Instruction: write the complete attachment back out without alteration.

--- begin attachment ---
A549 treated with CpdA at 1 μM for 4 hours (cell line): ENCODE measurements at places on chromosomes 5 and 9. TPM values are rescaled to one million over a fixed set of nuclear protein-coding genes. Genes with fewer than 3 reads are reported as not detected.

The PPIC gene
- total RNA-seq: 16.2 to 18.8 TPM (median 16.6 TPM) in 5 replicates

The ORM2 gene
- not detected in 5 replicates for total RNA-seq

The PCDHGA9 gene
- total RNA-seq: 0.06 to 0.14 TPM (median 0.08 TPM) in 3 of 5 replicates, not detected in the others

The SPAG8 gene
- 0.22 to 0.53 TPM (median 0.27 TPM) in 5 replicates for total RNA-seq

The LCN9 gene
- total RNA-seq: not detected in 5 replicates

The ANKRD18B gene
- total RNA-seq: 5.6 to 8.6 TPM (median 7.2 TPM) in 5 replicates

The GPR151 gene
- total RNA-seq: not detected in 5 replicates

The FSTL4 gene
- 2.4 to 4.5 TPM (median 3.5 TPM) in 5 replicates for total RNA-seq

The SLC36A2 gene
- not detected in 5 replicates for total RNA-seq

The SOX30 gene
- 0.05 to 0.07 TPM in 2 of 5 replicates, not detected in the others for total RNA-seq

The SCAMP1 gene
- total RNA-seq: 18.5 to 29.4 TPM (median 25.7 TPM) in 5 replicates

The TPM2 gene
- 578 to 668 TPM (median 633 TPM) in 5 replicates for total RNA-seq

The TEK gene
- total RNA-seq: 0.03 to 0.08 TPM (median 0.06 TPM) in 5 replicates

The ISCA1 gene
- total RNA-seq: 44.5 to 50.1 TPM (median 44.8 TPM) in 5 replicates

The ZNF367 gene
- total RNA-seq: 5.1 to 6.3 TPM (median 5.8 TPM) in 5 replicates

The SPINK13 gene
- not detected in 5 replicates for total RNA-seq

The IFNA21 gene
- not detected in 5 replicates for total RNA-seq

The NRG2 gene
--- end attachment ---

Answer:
A549 treated with CpdA at 1 μM for 4 hours (cell line): ENCODE measurements at places on chromosomes 5 and 9. TPM values are rescaled to one million over a fixed set of nuclear protein-coding genes. Genes with fewer than 3 reads are reported as not detected.

The PPIC gene
- total RNA-seq: 16.2 to 18.8 TPM (median 16.6 TPM) in 5 replicates

The ORM2 gene
- not detected in 5 replicates for total RNA-seq

The PCDHGA9 gene
- total RNA-seq: 0.06 to 0.14 TPM (median 0.08 TPM) in 3 of 5 replicates, not detected in the others

The SPAG8 gene
- 0.22 to 0.53 TPM (median 0.27 TPM) in 5 replicates for total RNA-seq

The LCN9 gene
- total RNA-seq: not detected in 5 replicates

The ANKRD18B gene
- total RNA-seq: 5.6 to 8.6 TPM (median 7.2 TPM) in 5 replicates

The GPR151 gene
- total RNA-seq: not detected in 5 replicates

The FSTL4 gene
- 2.4 to 4.5 TPM (median 3.5 TPM) in 5 replicates for total RNA-seq

The SLC36A2 gene
- not detected in 5 replicates for total RNA-seq

The SOX30 gene
- 0.05 to 0.07 TPM in 2 of 5 replicates, not detected in the others for total RNA-seq

The SCAMP1 gene
- total RNA-seq: 18.5 to 29.4 TPM (median 25.7 TPM) in 5 replicates

The TPM2 gene
- 578 to 668 TPM (median 633 TPM) in 5 replicates for total RNA-seq

The TEK gene
- total RNA-seq: 0.03 to 0.08 TPM (median 0.06 TPM) in 5 replicates

The ISCA1 gene
- total RNA-seq: 44.5 to 50.1 TPM (median 44.8 TPM) in 5 replicates

The ZNF367 gene
- total RNA-seq: 5.1 to 6.3 TPM (median 5.8 TPM) in 5 replicates

The SPINK13 gene
- not detected in 5 replicates for total RNA-seq

The IFNA21 gene
- not detected in 5 replicates for total RNA-seq

The NRG2 gene